Depositions Don’t Have to be Hard
If you are going to be in the injury market and you are a great doctor, you need to be in the injury market. Injury patients need great doctors. If you’re looking at the injury market saying, “I just don’t want to do depositions”, “I don’t want to do court trials.” Don’t look at it that way. It’s very, very easy.
Depositions are part of being an injury doctor. If you are a Smart Injury Doctor and document as you go, depositions cease to be a stressful or hard activity. As a matter of fact, they can be incredibly fun. Now, why do I say that? I say that from years of experience. I say that from doing lots of depositions. I say that from being successful in court. I say that from training doctors, Smart Injury Doctors, for many years on how to simplify and document as they go. Enabling them to be confident and competent in depositions.
A good example of using standardized methods and depositions is a dentist. He has a patient that was in an accident and the dentist lost their two front teeth on the steering wheel. The dentist did his evaluation, X ray, history, etc. He determined the course of action and did that action. He documented what was done. Would that dentist worry about going into deposition? No. Would he worry about going to trial and testifying? No. Okay, so what are you worried about? What gives you worry when you worry?
From all of my years in the injury market, as a doctor, as an educator, I know it comes from not using standardized procedures. It’s not actually having procedures where you immediately week one, determine the severity and location of all of the patient’s spinal injuries and any other injuries for that matter.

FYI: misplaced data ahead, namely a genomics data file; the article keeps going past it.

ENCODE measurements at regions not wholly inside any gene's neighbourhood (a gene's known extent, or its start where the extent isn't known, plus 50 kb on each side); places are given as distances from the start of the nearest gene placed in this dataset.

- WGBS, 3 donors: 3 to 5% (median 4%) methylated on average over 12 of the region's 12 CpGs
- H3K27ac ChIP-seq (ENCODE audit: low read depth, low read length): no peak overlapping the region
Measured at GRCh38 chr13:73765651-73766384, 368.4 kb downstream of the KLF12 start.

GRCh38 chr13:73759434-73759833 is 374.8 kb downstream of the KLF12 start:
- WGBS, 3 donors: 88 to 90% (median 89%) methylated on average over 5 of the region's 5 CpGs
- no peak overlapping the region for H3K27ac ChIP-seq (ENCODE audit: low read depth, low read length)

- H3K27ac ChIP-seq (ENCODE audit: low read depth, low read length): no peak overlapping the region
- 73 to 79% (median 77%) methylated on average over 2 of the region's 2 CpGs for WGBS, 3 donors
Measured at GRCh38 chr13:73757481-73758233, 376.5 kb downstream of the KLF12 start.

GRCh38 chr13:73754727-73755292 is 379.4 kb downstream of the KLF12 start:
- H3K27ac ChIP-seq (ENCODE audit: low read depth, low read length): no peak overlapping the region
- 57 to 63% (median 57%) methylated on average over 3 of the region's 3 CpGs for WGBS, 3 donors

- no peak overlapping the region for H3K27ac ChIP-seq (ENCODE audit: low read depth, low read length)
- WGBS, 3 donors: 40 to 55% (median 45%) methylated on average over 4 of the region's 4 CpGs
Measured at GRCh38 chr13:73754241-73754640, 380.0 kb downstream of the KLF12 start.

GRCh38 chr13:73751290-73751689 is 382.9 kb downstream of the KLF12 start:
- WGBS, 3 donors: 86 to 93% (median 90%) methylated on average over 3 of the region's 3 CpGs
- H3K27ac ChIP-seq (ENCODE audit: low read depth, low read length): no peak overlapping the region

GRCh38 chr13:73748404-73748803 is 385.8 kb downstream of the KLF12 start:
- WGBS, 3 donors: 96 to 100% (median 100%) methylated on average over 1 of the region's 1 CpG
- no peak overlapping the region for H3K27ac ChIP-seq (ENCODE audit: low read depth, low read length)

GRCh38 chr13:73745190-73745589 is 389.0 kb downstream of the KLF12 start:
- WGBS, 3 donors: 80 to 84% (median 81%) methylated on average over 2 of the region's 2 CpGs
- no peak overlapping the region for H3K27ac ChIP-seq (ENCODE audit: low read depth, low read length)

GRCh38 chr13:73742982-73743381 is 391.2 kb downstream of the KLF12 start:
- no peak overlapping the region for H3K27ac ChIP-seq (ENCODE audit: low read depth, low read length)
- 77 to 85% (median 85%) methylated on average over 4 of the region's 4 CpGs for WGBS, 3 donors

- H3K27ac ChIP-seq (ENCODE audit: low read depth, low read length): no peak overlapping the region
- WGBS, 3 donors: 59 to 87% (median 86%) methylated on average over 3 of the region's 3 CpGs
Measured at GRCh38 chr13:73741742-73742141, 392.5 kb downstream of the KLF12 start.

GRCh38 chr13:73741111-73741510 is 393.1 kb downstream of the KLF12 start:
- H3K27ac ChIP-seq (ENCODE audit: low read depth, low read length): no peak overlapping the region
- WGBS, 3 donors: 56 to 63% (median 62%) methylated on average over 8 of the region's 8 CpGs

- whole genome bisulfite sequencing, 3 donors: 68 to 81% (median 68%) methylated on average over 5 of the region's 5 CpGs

You need to objectified it. Make it objective, not subjective. You are high level professional and use only high level professionals to assist you with objectifying it.
If you’re sending out for an MRI, you’re using the best MRI center you can find. If you’re sending out for excessive motion testing, you’re looking for the best radiology service you can find. When using a high level of objectivity, you understand the consensus, the best practices behind this, you’re putting your patient on a treatment plan that’s consistent with all of the best practices that you utilize, that you’re communicating to the market in your patient’s notes that you utilize them. You’re now getting a great result with a patient. Maybe it takes four months, six months, eight months, whatever it takes. However long it takes, right?
You’re documenting your outcome assessment procedures, you’re documenting any duties and address loss of enjoyment of life factors. You’re documenting disability. You’ve referred out to any other kind of professionals. If you need any kind of co-evaluation for a disability case, in the case of an impairment that actually affects a person’s ability to do their work or their job.
When you do all this and do it standardly, as a professional, you do it over and over and over and over and over again, and you do it in the same way. You will see, just like the dentist, the patients, those are all different. But the treatment varies very little. The only variable is the way people respond to treatment, but what you’re doing and how you’re applying it is all the same.
The wildcard is the patient and their response. But how you document and what you do that’s systemized, that’s standard, that’s very easy to make standard. If your clinic right now is not standard, you are going to have a hard time with depositions and court trials. That is what a Smart Injury Doctor knows and understands. Being part of our team of dedicated doctors, using the proper and standardized methods, eliminates this difficulty.